To put it simply, I just love fashion. I can’t escape it! As far as requirements to maintaining your career, I think it’s a very intricate balance of a few different things. One of them is timing, and the other is your appearance. But the true lasting formula is having a clear idea of who you are as a human being—not only what you look like on the outside but having a certain allure and confidence in yourself. And having motivation and persistence and patience. This industry can whisk you away from you who you are, where you are. We are thrown all over the world not only physically but also mentally. With each job, you become this other character for a while. You can go from the highest of the highest to the lowest of the lowest, really quickly. It’s this rollercoaster that you don’t want to get off and it can make you nauseous sometimes, but you’re in it for the thrill. You have to love what you do to last a long time.

Absolutely. Being part of our Icons rankings means that the industry looks at you as an essential part of the framework that makes modeling. Who are some of your icons? Who are people that stand out in your mind that set you on your path?
I don’t like putting everything of my ideal into one person but I think there are certain things about musicians that I always love, like Prince, David Bowie, or Debbie Harry. They are all incredibly multifaceted and somewhat renegades from the cultural expectations that society has. I adore movie characters or strong-willed heroines, like Beatrix Kiddo from Kill Bill. I also find women like Gabrielle Chanel or Jeanne Lanvin, female couturiers who pioneered their way through a male-centric world, to be very inspiring. I think a lot of the time I find independent, empowering people as icons.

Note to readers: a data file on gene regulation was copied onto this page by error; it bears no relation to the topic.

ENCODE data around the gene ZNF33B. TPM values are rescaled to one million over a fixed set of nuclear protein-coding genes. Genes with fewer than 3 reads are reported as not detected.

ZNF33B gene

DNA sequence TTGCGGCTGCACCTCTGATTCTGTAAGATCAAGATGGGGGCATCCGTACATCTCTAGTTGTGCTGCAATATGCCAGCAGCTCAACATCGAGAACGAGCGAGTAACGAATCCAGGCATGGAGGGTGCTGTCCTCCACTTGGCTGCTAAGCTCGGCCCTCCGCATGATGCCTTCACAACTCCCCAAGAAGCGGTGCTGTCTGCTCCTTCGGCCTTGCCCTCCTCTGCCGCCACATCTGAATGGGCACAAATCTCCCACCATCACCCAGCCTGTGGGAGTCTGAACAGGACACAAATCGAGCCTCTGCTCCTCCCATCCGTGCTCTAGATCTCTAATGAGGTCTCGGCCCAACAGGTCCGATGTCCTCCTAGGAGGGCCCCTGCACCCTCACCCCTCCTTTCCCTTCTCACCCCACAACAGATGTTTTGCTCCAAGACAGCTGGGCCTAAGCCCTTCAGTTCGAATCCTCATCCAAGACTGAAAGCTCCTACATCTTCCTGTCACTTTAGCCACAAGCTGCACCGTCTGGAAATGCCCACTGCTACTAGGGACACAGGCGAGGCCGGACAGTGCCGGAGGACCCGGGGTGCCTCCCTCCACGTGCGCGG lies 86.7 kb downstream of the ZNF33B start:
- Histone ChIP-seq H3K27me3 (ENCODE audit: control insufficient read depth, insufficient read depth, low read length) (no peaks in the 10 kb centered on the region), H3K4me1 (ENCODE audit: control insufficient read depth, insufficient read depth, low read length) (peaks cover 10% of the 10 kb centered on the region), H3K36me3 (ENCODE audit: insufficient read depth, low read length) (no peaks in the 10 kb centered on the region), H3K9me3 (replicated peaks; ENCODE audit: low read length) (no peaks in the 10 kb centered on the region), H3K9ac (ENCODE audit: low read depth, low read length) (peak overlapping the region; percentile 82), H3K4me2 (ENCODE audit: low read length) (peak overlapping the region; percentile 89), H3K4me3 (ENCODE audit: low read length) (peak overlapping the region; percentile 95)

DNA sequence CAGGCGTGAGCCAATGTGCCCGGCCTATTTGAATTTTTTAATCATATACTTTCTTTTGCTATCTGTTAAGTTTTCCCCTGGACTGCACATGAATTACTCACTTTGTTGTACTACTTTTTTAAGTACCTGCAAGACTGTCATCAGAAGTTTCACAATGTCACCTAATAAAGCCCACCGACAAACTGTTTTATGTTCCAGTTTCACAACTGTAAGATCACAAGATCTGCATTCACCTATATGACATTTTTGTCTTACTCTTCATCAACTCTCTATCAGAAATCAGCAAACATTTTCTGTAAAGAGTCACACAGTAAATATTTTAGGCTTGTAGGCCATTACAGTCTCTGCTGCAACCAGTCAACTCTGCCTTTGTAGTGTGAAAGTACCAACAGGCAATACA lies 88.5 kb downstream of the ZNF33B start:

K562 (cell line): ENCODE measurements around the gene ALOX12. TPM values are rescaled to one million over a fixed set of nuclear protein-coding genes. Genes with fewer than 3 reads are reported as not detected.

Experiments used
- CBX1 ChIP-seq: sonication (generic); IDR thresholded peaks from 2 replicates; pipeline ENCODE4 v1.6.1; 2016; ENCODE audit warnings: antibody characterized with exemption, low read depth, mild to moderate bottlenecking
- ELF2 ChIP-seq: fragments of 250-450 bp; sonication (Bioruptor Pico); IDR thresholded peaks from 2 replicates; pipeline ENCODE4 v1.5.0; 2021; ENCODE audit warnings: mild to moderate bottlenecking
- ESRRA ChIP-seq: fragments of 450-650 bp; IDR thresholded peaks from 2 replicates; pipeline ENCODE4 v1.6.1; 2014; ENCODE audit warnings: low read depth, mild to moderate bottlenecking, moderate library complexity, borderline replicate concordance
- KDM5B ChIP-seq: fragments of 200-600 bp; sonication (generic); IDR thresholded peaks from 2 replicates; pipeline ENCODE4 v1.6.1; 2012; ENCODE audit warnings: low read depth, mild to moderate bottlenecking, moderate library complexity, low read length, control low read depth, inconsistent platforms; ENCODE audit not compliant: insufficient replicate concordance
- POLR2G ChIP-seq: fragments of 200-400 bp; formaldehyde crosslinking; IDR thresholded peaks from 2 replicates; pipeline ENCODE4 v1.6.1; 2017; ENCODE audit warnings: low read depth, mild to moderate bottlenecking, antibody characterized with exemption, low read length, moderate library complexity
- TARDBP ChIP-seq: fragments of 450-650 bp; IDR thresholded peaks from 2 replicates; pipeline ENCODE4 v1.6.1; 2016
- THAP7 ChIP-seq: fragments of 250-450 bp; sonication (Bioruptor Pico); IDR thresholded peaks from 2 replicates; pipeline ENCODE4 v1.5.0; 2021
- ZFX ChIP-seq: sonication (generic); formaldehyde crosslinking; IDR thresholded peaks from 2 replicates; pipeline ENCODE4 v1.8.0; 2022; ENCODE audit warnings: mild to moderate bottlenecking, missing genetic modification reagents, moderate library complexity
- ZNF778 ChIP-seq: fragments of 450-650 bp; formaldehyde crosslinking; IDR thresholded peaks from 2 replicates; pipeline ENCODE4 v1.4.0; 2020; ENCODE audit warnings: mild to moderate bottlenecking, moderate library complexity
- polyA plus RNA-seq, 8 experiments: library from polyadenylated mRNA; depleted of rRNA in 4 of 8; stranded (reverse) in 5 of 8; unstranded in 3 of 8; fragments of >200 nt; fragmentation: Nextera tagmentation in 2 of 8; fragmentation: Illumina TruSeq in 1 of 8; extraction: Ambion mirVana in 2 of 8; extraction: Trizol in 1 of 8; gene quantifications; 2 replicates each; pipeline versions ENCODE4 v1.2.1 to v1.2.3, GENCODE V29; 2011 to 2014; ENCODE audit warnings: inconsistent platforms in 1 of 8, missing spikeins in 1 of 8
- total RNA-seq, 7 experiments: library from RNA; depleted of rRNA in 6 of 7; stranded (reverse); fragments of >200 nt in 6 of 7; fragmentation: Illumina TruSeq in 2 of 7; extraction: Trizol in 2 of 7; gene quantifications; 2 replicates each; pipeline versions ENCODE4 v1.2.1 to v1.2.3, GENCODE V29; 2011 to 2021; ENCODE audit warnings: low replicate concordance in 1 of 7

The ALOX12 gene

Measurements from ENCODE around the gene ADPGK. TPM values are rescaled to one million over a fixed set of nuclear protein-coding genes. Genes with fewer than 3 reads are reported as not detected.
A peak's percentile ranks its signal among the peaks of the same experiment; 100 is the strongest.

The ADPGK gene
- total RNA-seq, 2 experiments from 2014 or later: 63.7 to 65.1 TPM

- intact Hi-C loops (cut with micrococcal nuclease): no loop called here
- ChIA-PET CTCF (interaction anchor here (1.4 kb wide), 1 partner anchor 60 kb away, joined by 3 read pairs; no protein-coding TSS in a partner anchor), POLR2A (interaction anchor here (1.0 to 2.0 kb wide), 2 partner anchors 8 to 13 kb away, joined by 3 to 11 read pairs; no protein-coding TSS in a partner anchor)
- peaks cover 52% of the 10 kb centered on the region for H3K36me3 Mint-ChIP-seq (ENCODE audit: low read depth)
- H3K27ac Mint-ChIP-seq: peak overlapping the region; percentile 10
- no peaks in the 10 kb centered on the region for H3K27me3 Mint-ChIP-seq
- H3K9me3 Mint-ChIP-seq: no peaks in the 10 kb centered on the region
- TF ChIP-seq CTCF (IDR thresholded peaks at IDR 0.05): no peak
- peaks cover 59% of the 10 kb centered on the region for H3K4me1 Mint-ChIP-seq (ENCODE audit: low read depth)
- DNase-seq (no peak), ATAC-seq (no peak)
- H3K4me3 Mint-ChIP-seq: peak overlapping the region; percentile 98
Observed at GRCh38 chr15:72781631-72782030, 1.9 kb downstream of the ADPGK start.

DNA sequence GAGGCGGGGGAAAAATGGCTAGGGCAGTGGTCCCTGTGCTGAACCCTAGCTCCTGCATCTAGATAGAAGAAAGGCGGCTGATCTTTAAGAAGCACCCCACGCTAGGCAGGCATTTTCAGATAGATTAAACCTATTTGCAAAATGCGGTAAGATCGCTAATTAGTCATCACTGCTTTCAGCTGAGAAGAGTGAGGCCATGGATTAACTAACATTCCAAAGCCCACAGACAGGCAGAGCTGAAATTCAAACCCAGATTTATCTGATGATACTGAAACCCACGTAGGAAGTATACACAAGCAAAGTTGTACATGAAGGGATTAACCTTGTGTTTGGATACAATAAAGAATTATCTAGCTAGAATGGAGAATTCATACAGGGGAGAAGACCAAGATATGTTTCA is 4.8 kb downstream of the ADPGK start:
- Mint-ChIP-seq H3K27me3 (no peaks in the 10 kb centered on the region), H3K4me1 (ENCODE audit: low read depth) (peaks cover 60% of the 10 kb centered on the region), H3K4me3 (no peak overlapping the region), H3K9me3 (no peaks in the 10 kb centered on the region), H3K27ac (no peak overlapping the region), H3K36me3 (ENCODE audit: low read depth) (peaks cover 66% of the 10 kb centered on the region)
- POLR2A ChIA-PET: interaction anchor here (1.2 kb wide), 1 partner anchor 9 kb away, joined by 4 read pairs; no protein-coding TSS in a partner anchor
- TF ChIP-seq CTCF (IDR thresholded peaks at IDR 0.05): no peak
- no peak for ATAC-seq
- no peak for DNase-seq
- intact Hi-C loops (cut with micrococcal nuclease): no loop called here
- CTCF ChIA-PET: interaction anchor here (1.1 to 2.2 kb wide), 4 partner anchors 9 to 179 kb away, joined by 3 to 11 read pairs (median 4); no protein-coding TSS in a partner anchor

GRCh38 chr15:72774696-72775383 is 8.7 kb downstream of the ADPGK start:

Have you learned anything with any fashion greats while on set? Any advice that they’ve instilled in you that framed your understanding of the industry?
I’ve had some great conversations with people who I admire like Carlyne Cerf De Dudzeele or Karl Lagerfeld. These figures that I look up to are icons themselves. I think the biggest thing that I’ve taken from their feedback about me is that I’m not afraid of challenges or breaking boundaries. I like to find something different and I love to have a good time. We should be having fun and inspiring others.

How do you find the balance between being in work mode and being able to center yourself?
The pandemic was a really tough time. Until the spring of 2020, I’d been so focused on work and execution that I lost introspection. I finally took the time to really tap into mental health and address some of the feelings that I was experiencing. I started seeking therapy regularly, which I had never done before, delaying action because I didn’t think I had the time to. I started also revisiting the other creative interest that I had, like music. I finally feel confident enough to perform and release music that I’ve been squirreling away for a long time.